"5th. That on or about the 29th day of March, 1876, with the view of compromising said conflicting claims, and establishing the validity of said debt of $4,000,000 in the hands of said Garrison (the defendant Garrison) and others of his associate bondholders, and to prevent the plaintiffs from defending said foreclosure suit, and in consideration of the relinquishment by the plaintiffs of all further opposition to said foreclosure suit, the said Garrison, the defendant, entered into an agreement with plaintiffs, evidenced in part by a letter written by him to some of the plaintiffs and the defendant Denny, a copy of which is hereto attached, marked `A,' and the same is made a part of this complaint.
"6th. The plaintiffs aver that they and the defendant, Denny, performed and fulfilled all the preliminary obligations in the said agreement contained and agreed to be performed on their part and behalf, and in consequence thereof said defendant, Garrison, was enabled to procure a judgment and decree of foreclosure on or about June 6, 1876, and a sale of said premises on or about the 6th day of September, 1876, which sale was confirmed by the court in the month of October, 1876, viz.: October 6, which confirmation was modified October 23, 1876."
It is not averred that the plaintiffs and Denny agreed to relinquish their opposition to the foreclosure in consideration of the agreement of Garrison, contained in the letter. But the averments contained in the paragraphs quoted do fairly import that in consequence of their relinquishment of such opposition the defendant, Garrison, was enabled to procure a judgment of foreclosure and sale, and it is averred in a subsequent part of the complaint that without their "co-operation and consent a decree of foreclosure and sale would not then have been made, or made at all until after a trial by the court, the result of which trial was in doubt." It is not essential to the existence of a consideration for the defendant Garrison's agreement, that mutuality of obligation should have existed between the parties when his agreement was made. The necessary consideration would arise if the plaintiffs and Denny, in compliance with the proposition in his letter, and in consideration of his promise therein, did in fact discontinue their opposition to the foreclosure, although they did not at the time bind themselves to do so. When a defendant has actually received the consideration of an agreement by a voluntary performance of an act by the other party, upon his proposition or suggestion, such performance constitutes a consideration which will uphold the defendant's promise. ( Sands v. Crooke, 46 N.Y. 564; Morton v. Burn, 7 Ad. El. 25; Storm v. U.S., 94 U.S. 83.) The fair intendment from the allegations of the complaint is that Garrison undertook to do the things promised in his letter, in case the plaintiffs would relinquish the opposition to the foreclosure, and that they did subsequently relinquish their opposition, thereby enabling him to secure judgment of foreclosure. In this view we think the complaint sufficiently averred a consideration for his original promise, and that the surrender of the option to purchase the road, in case it should be bid off by Garrison, was a good consideration for the substituted oral agreement.
By the substituted agreement, Garrison agreed to bid off the road on the foreclosure sale, and organize a successor company, upon a basis stated in the complaint, and "deliver to said plaintiffs and said Denny, in return for the amount of the stock of the Pacific railroad so as aforesaid held by them, thirty-six thousand full paid shares of the par value of one hundred dollars each," in the new organization.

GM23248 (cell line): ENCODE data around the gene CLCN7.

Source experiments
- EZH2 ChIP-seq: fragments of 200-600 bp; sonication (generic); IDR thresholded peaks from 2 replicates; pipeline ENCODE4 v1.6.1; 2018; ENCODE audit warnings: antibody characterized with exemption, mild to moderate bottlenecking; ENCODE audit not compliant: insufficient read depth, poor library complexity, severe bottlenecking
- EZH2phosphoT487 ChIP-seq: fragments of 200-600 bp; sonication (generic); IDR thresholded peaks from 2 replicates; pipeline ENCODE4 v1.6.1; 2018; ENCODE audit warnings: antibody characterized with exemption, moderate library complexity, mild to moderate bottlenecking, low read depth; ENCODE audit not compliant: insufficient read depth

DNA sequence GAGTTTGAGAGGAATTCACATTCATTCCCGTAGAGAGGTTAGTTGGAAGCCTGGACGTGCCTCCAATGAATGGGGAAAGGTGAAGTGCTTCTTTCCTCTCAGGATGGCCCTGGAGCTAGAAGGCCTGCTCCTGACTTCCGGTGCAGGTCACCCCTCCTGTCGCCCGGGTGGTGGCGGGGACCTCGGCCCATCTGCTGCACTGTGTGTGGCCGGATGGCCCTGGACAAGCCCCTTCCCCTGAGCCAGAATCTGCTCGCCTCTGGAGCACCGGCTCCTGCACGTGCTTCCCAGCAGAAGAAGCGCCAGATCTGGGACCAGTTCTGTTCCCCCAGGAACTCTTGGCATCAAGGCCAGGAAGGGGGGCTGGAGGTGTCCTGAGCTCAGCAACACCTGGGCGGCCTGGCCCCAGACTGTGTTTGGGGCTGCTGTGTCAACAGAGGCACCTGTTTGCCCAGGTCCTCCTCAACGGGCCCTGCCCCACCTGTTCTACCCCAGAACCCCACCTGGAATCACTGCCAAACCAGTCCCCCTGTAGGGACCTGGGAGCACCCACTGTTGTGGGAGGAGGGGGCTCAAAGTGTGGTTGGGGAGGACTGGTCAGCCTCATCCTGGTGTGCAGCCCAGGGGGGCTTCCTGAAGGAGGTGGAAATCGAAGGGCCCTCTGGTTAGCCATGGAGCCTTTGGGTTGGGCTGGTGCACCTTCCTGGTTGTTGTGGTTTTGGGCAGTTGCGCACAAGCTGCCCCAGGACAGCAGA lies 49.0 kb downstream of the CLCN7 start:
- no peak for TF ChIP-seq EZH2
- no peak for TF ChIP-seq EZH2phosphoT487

It is claimed that this agreement was illegal on two grounds: first, that it was a collusive arrangement between the parties to establish a fraudulent and invalid debt, and procure a sale of the property of the company thereon to the prejudice of the other stockholders and creditors; and second, that the agreement was calculated to prevent competitive bidding between the parties on the foreclosure sale, contrary to the general principles and policy of the law.
We think that neither of these points is well taken. The complaint does not allege that the third mortgage bonds were in fact fraudulent. It alleges that they were of doubtful validity, and then proceeds to specify various particulars in respect to which it was claimed that they were invalid, as before stated. It is not alleged that Garrison was a party to the fraud, if any existed in the issue of the bonds, or that the company did not receive their full value, or that they were not given to secure a valid debt, nor does it appear that the mortgage debt could not have been enforced in equity against the property of the company. The allegations of the complaint do not justify the inference that the parties were colluding to enforce a fictitious debt against the company, and it is difficult to see what interest the plaintiffs could have had to have united in such a conspiracy.
In respect to the second ground of alleged illegality it is to be observed, that the magnitude of the property involved in the foreclosure would naturally prevent an individual (unless possessed of great wealth) from bidding on the sale. The plaintiffs, who together owned a large number of shares, had a right to enter into any arrangement for the protection of their interests not prohibited by law. This was not the case of a combination between persons having no prior interest in the property to suppress bidding at a judicial sale for speculative purposes. The arrangement made was, so far as appears, a reasonable and honest attempt on the part of the plaintiffs, to save their property from being sacrificed on the foreclosure. The other stockholders and bondholders were at liberty to bid on the sale. The mere fact that an arrangement, fairly entered into, with honest motives, for the preservation of existing rights and property, may incidentally restrict competition at a public or judicial sale, does not, we think, render the arrangement illegal. The question of intent, at all events, is one for the jury, upon the whole facts as they shall appear on the trial. ( Marsh v. Russell, 66 N.Y. 288; Phippen v. Stickney, 3 Metc. 384; Wicker v. Hoppock, 6 Wall. 94.)